Dear Commons Community,
In his New York Times column today, David Brooks reminds his readers that education is a way out of poverty but only if we look at the entire development of children from birth through college. He calls for President Obama to think carefully through how to move underprivileged children into the middle class. Here is an excerpt from his column:
“First, we’ve probably placed too much emphasis on early education. Don’t get me wrong. What happens in the early years is crucial. But human capital development takes a generation. If you really want to make an impact, you’ve got to have a developmental strategy for all the learning stages, ages 0 to 25.
Second, we’ve probably put too much weight on school reform. Again, reforming education is important. But getting the academics right is not going to get you far if millions of students can’t control their impulses, can’t form attachments, don’t possess resilience and lack social and emotional skills.
So when President Obama talks about expanding opportunity in his State of the Union address on Tuesday, I’m hoping he’ll widen the debate. I’m hoping he’ll sketch out a stage-by-stage developmental agenda to help poor children move from birth to the middle class.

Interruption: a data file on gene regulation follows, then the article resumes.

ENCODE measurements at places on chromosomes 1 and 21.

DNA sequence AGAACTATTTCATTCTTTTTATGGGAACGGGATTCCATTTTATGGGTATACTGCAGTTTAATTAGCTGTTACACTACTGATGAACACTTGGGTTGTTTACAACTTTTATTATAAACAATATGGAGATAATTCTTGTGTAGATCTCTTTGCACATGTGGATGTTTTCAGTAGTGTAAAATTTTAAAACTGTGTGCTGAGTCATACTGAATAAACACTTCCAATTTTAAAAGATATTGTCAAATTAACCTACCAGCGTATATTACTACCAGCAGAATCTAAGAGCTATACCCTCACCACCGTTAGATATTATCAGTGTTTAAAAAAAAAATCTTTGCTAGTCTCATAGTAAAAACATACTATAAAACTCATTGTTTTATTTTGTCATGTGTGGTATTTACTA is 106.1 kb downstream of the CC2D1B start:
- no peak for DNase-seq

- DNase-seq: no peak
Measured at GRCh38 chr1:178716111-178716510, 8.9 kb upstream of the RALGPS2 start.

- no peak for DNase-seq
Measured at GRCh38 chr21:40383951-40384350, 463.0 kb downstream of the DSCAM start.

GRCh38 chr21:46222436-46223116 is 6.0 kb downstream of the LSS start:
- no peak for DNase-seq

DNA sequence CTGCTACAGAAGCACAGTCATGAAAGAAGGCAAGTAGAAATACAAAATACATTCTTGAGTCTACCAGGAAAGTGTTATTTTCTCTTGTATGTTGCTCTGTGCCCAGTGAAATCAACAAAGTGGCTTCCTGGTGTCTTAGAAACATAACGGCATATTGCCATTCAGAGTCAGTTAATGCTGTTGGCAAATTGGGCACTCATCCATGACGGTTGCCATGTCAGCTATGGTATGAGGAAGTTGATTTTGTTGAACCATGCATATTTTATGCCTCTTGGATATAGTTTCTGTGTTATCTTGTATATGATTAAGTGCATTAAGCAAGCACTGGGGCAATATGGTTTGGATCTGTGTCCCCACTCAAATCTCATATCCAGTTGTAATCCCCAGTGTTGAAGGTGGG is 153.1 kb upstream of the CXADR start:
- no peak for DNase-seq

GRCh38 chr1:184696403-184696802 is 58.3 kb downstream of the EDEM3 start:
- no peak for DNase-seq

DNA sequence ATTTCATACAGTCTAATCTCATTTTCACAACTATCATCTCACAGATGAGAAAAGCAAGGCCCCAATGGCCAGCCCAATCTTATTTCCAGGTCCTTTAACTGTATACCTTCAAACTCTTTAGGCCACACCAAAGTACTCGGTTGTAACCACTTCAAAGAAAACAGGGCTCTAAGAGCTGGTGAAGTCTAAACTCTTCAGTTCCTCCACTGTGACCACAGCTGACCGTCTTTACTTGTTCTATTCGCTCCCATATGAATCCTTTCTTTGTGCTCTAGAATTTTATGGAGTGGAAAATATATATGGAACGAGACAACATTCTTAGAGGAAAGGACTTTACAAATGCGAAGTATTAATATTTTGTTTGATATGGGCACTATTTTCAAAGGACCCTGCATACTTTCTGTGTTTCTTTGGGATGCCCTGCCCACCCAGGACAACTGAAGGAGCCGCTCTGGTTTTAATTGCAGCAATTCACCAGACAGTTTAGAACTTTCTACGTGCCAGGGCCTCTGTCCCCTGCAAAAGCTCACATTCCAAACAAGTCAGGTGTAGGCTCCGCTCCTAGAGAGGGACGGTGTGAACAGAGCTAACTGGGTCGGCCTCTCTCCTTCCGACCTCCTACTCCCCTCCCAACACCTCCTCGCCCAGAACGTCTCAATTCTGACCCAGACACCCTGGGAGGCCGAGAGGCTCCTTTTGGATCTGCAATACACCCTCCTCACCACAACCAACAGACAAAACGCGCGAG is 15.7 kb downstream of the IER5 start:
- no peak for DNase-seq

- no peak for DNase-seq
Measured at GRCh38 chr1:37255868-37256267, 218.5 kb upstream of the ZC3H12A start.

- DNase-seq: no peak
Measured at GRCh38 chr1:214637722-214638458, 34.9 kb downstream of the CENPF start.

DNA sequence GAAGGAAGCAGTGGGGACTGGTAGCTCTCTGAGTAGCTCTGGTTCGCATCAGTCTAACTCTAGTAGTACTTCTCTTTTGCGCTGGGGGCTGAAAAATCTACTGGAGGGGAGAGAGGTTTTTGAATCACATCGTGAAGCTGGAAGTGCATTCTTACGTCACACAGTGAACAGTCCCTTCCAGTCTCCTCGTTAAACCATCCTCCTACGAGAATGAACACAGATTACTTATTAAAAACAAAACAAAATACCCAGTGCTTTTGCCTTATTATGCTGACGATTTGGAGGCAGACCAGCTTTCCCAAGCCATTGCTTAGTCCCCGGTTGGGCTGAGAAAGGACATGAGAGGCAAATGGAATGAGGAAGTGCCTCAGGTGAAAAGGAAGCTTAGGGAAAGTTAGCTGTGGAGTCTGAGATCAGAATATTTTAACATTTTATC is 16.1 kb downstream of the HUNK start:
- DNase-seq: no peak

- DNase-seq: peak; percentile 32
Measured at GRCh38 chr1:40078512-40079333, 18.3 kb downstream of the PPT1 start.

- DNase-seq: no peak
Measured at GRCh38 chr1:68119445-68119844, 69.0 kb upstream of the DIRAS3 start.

Such an agenda would start before birth.”
He then warns that “a significant number of kids stay on track through the early years, but then fall off the rails as teenagers.”
My colleague, Jean Anyon, who studied the issues of poverty in urban schools for decades, would probably support a lot of what Brooks is saying. Jean argued that many education issues were inextricably linked to larger social ills.
“Attempting to fix inner-city schools without fixing the city in which they are embedded,” she wrote in Ghetto Schooling, “is like trying to clean the air on one side of a screen door.”